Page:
Controlled Reperfusion for Whole Body Ischemic Injury

Summary

Principal Investigator: Gerald Buckberg
Abstract: The long-term objective is to develop a new approach to treat cardiac arrest. Currently, despite early, successful defibrillation in half the patients, the overall mortality rate is 95%. Furthermore, approximately 70% of these few survivors of whole body ischemia develop neurologic injury: we may save the heart, but lose the brain. The causative factors are inadequate treatment of the underlying cause of arrest by insufficient a) delivery of brain flow during CPR, b) restoring of heart blood supply to allow it to recover, and c) correction of the underlying cardiac cause. A novel approach will be taken to 1) promptly use the heart lung machine without opening the chest by an approach through leg vessels to mechanically, and temporarily, take over heart function, 2) change its prime pharmacologically to make a metabolic fuel for recovery, and 3) correct the underlying cause. We will use a relevant surgical model of either deep hypothermic circulatory arrest (DHCA) or lethal normothermic ventricular fibrillation for 10 minutes to cause whole body ischemia. Both insults cause high mortality and brain damage. We will present pilot studies showing complete heart and 100% brain recovery by integrating the specific aims of these three interventions. These results were achieved by use of a standard prime of the CPB circuit, and adding either a sodium hydrogen exchange inhibitor or specially filtering the white blood cells that cause reperfusion damage. We will extend the period of ischemia to two hours and show how this cardiac arrest model (that permits regional brain flow through the carotid arteries) can also be used to treat stroke. If this novel method of management is correct, the scheme of diagnosis and management of this almost always fatal cardiac arrest complex will change markedly.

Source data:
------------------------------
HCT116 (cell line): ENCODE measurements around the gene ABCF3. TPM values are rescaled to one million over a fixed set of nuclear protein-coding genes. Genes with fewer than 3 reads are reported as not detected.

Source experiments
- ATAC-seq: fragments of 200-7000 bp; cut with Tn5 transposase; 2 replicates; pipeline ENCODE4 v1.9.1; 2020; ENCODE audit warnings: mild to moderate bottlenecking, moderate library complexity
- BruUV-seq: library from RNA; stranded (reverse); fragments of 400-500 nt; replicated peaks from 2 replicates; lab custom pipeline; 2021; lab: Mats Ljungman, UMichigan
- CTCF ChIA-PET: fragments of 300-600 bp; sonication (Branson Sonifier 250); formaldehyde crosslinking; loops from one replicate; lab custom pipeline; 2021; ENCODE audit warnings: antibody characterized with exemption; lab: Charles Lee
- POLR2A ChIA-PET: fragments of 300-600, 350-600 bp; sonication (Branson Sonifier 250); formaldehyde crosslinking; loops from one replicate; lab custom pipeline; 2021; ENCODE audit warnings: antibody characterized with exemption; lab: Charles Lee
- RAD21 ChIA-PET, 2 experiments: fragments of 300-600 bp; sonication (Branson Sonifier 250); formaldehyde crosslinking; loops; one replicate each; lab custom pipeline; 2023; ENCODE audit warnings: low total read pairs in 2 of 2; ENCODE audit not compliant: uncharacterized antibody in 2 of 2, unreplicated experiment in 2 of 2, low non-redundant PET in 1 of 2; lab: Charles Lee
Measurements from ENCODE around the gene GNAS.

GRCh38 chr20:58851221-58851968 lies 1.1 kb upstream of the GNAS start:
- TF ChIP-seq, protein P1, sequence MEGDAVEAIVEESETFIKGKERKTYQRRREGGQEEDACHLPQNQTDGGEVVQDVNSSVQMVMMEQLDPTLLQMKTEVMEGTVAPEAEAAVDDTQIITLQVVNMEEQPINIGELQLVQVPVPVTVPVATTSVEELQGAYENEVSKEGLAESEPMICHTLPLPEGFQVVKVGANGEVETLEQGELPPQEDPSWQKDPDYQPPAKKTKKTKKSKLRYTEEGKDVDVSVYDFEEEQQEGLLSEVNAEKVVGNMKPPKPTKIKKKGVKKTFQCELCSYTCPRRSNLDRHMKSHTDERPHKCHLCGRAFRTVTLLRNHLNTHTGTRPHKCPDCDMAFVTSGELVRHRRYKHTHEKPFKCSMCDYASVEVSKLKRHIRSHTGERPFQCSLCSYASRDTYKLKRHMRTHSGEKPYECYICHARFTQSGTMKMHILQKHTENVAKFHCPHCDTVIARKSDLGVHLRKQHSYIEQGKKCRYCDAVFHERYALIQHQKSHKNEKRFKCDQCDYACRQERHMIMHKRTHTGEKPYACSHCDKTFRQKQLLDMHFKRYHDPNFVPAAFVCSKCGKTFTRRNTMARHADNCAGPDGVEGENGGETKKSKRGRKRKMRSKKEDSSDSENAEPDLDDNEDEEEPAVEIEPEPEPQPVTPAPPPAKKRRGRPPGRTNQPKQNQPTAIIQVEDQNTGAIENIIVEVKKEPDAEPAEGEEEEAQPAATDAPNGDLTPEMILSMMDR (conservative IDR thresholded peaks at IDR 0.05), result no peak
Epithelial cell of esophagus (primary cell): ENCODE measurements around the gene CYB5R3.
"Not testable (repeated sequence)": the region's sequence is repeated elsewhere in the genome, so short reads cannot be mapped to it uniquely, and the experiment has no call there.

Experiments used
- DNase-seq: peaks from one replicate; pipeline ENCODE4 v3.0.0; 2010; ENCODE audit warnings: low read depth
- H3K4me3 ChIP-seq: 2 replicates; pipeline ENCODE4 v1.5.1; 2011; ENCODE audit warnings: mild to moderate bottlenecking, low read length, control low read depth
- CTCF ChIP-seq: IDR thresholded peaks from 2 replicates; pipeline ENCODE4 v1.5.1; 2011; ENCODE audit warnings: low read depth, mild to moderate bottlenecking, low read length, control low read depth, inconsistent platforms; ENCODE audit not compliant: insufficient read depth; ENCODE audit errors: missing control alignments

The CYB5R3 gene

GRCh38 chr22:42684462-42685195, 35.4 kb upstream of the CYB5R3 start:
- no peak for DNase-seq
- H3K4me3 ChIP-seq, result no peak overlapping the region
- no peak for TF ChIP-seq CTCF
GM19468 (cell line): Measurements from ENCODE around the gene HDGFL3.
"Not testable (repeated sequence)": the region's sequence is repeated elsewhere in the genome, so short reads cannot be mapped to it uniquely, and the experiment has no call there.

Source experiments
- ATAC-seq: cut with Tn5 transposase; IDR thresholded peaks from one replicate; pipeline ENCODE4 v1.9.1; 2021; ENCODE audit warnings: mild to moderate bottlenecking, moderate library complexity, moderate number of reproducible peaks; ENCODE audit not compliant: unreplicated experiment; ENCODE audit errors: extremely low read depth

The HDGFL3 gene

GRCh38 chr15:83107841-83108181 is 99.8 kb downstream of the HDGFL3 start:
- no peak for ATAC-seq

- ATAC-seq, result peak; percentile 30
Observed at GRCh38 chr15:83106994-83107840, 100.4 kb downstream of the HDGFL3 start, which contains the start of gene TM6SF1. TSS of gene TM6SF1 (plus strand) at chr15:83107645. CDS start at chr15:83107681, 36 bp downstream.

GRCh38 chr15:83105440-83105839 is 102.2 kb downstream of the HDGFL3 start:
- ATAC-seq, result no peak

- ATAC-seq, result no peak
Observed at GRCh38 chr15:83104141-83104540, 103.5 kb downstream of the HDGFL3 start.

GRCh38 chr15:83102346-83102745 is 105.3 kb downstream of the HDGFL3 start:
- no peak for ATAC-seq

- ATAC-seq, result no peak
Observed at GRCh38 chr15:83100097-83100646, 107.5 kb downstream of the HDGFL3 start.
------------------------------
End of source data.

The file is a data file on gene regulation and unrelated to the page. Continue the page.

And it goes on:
Funding Period: 2002-09-30 - 2007-07-31
more information: NIH RePORT

Top Publications

  1. ncbi Resuscitation after prolonged cardiac arrest: role of cardiopulmonary bypass and systemic hyperkalemia
    Oliver J Liakopoulos
    Department of Surgery, Division of Cardiothoracic Surgery, David Geffen School of Medicine at University of California Los Angeles, Los Angeles, California, USA
    Ann Thorac Surg 89:1972-9. 2010
  2. pmc Resuscitation after prolonged cardiac arrest: effects of cardiopulmonary bypass and sodium-hydrogen exchange inhibition on myocardial and neurological recovery
    Oliver J Liakopoulos
    Department of Surgery, Division of Cardiothoracic Surgery, David Geffen School of Medicine at University of California Los Angeles, Los Angeles, CA, USA
    Eur J Cardiothorac Surg 40:978-84. 2011
  3. pmc Studies of isolated global brain ischaemia: II. Controlled reperfusion provides complete neurologic recovery following 30 min of warm ischaemia - the importance of perfusion pressure
    Bradley S Allen
    Department of Surgery, University of California, Los Angeles, CA, USA